“In the meantime, just a year before a general election, the country’s unemployment rate is over 9% and its effective unemployment rate might be twice that. Obama’s solution to the searing crisis of the middle class apparently is to raise the Medicare eligibility age from 65 to 67, in exchange for tax increases that will occur anyway. Oh yes, and $2 trillion of other unspecified cuts, which always figure to work beautifully during a recession. If we don’t do that, then we’ll end up like Europe, where people are supposedly concerned about deficits. What is there in any of this that a progressive could possibly object to?”

    …you WERE too anxious?

    But let’s look at the question. What is there that any progressive could object to? Well, being that there is not one actual deal on the table filled with things like details on a proposal, I would have thought there is NOTHING a progressive could object to because there is actually nothing TO object to. But here we are, eh?

    Personally, I have not been more excited for Obama since the election (or shortly before the Republicans to hold their breaths until they turn dark red, whichever came first). I know different vantage points are seeing this all differently, but I am with the crowd that sees a man that called the GOP’s bluff (deficit reduction), hauled them out into the light, and forced them to attempt a cheap political parlor trick in order to save face.

    Anonymous, there is not going to be a default. Worst case scenario, Obama does not press the advantage he has now and accepts McTurtle’s punt. Optimal from my eyes is Obama pressing that advantage, approve the debt ceiling increase under the 14th amendment, if necessary, then fight (and I believe win) the constitutional question later. Sure there will be an uptick of commenters all over the blogosphere crying “RULE BY DECREE!!!111!one!”, but I am willing to take that chance.

    NGC, there are plenty of primary challengers in the GOP race. Go on, have a ball.

  6. what is so progressive about social security and medicare anyway? the taxes are regressive and the benefits are entitlements that benefit the well-to-do as much as the needy. why do progressives sit idly by letting budget cuts demolish real progressive programs and services and only get hot under the collar about these?

  7. curious, would destroying SS and Medicare be progressive or regressive? Also, ‘the taxes are regressive and the benefits are entitlements that benefit the well-to-do as much as the needy’ would imply that the well-to-do would support SS and Medicare. They don’t, which suggests that you’re full of it.

  8. So nobody likes shoveling the steaming pile we were left with. I can sympathize, but it won’t get done any faster if you make the scoop smaller.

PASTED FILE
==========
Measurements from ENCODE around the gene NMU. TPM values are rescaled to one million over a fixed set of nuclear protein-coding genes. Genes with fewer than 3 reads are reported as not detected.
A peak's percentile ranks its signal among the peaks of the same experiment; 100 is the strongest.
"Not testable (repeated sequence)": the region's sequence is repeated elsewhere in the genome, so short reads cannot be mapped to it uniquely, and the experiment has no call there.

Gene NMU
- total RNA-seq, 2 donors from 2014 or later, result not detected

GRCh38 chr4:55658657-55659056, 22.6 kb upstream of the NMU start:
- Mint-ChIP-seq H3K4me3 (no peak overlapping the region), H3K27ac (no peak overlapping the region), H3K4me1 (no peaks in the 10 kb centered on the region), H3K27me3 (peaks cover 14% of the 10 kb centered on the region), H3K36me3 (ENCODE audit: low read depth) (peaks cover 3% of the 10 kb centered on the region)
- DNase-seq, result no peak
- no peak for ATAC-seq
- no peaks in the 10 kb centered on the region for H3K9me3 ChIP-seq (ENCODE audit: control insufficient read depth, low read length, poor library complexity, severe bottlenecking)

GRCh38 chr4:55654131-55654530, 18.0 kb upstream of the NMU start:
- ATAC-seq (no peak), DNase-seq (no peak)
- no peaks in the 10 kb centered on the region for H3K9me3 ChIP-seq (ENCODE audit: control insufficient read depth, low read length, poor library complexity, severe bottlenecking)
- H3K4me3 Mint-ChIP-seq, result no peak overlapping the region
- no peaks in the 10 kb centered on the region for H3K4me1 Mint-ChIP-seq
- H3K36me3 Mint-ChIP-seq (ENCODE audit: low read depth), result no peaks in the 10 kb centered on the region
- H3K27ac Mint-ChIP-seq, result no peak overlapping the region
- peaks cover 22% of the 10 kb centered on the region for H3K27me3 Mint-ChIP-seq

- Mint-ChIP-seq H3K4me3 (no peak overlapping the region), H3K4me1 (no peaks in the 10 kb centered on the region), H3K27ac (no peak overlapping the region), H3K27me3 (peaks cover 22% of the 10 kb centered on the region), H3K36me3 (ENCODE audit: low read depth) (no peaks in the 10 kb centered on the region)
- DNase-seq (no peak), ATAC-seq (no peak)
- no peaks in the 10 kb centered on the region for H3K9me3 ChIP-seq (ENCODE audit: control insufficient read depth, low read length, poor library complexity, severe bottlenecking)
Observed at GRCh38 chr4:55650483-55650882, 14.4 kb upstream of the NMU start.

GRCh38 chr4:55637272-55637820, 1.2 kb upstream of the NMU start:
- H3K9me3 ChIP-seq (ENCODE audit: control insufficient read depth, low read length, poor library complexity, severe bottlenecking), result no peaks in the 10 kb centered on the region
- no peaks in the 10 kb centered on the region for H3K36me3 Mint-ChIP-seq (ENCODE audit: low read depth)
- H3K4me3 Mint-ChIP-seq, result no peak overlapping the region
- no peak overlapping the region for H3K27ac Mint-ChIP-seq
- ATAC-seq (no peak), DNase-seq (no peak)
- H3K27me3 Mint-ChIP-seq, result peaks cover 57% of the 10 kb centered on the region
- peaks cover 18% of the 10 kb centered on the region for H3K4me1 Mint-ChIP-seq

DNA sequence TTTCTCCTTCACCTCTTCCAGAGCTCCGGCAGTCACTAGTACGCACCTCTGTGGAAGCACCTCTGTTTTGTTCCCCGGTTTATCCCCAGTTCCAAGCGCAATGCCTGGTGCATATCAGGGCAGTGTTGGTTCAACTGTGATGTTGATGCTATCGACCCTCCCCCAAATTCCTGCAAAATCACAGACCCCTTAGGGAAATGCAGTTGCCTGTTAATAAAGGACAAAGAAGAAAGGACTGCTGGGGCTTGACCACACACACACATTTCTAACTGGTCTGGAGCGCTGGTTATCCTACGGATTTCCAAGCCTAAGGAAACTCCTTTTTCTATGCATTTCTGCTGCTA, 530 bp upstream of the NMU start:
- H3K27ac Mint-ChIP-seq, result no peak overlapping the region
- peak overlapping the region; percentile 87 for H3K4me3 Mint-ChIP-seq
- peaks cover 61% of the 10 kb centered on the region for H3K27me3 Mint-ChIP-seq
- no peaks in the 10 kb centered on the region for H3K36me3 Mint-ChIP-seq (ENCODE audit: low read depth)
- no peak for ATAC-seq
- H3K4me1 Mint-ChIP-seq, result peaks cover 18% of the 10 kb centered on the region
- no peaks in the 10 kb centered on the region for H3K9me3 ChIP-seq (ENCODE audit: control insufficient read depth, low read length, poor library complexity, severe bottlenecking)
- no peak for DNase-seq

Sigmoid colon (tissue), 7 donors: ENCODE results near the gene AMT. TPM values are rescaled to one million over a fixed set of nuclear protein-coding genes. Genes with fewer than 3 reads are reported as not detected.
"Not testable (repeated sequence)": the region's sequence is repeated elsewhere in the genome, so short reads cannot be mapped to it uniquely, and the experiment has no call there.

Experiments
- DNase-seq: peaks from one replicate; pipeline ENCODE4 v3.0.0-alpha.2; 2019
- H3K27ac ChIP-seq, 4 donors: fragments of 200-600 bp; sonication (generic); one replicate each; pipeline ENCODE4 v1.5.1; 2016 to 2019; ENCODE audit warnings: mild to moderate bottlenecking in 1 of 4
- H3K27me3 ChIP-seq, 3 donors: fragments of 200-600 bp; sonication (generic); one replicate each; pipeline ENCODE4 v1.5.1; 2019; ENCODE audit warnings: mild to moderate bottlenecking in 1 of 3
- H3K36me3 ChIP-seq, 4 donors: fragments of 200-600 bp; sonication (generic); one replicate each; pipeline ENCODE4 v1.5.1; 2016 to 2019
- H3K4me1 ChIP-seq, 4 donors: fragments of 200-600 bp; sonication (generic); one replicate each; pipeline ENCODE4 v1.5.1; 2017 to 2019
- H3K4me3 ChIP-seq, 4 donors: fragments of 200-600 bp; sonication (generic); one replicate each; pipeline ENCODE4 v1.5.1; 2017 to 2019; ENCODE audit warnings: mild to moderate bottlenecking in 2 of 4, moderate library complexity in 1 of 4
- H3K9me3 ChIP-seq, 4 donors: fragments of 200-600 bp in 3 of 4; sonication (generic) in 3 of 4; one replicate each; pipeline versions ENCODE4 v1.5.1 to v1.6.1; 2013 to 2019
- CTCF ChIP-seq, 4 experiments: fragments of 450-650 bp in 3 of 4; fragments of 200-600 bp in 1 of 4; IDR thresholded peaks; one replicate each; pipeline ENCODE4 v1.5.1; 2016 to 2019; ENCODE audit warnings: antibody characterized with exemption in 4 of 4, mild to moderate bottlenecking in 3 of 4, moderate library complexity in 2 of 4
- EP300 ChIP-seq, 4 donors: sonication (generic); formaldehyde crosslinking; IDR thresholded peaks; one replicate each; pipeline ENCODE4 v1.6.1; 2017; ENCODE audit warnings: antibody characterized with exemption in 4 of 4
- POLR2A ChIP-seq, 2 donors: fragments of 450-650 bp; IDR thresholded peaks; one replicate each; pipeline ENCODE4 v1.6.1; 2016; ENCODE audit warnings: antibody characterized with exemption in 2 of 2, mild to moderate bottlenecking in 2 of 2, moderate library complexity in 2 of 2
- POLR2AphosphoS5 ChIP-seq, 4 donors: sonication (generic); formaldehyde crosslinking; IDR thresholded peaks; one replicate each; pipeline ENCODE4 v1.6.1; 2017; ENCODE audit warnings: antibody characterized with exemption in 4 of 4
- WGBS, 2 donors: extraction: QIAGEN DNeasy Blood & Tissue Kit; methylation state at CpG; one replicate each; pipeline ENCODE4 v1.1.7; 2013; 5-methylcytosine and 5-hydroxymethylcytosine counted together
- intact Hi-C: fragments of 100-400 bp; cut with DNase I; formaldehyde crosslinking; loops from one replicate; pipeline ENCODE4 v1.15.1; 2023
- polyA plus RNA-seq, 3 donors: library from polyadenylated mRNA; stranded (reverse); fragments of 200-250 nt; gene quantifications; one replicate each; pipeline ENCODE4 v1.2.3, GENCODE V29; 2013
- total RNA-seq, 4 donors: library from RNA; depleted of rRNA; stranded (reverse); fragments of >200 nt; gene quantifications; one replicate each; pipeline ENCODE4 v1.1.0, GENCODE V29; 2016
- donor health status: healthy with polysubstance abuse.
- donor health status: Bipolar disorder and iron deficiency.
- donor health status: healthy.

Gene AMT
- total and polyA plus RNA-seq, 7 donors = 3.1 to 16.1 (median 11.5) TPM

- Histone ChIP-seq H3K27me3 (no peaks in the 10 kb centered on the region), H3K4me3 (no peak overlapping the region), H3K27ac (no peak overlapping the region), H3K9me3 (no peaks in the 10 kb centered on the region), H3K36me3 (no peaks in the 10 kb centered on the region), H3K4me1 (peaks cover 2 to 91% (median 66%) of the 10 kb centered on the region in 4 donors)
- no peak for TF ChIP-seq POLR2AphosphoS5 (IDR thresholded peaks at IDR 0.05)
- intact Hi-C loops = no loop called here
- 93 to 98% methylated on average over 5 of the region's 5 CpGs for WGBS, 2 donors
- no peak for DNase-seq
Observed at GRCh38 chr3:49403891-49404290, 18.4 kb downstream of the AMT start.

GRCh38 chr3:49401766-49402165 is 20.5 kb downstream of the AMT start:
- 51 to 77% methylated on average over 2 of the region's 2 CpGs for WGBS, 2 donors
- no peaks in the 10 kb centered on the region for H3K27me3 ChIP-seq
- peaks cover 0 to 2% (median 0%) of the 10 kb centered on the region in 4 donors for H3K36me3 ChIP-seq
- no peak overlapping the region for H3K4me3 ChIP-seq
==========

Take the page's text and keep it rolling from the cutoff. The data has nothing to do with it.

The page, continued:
9. Barry: I am not proposing to destroy SS and Medicare but in the context of the across the board budget cuts being undertaken with 0 scrutiny by progressives only to get hot under the collar when those two programs are mentioned does not seem terribly progressive to me. What I would like to see is a more forceful progressive program and not just defending what are basically middle class entitlement programs. And btw, I know plenty of people who would never support any other form of welfare for “poor” people who have no problem cashing their SS checks each month and using their medicare card at the hospital and at the doctor’s office.

  10. Lets see here. Shifting indexing of SS to Chained-CPI instead of CPI-W is now “destroying Social Security”.

    And the Medicare proposal is a total sellout! Even though with ACA, those aged 66 and 67 will be able to buy insurance (and an effective subsidy for those at the older end of the range, thanks to the 3:1 ratio limit on highest:lowest age-based premia), people 65 and 66 would still be able to buy insurance (in 2034, when the transition to the age 67 cutoff is complete). And, to top it off, those with incomes under 400% of the federal poverty level would actually have lower total costs under ACA than with Medicare (at least according to the Kaiser Family Foundation report from April). On a factual basis, these proposals look like extremely minor tweaks, and the Medicare one is arguably a progressive change(thanks to the ACA low-income subsidies).

    The only downside I can see is that this makes the politics of Democrats running on a platform of “The GOP is trying to destroy Medicare” more difficult. But can anyone seriously deny that the last 2 weeks’ goings on have made Obama look presidential and the GOP look both crazy and divided? Seems like a big win to me, though it’s not over yet.

  11. Chuchundra is right to criticize people for getting all in a bunch about an unsourced leak. I’m not changing my opinion of Obama based on anything that’s happened this week. Winning one skirmish doesn’t make him a genius, and (if the leaked report is true) being willing to give ground on Social Security doesn’t make him a jerk. Looking at the whole of his Presidency, I think he’s a conservative and definitely part of the problem.

    NCG, the President doesn’t need “more room on the left,” he needs to be defeated (or at least frightened) by a candidate from his left. If you run a primary challenge to HELP the incumbent, you’re doing it wrong. Indeed, an outright third party challenge would last longer and probably have more of the desired effect of drawing Obama leftward (and you could ask Bernie Sanders to be the candidate).

  12. > Chuchundra is right to criticize people for
    > getting all in a bunch about an unsourced leak.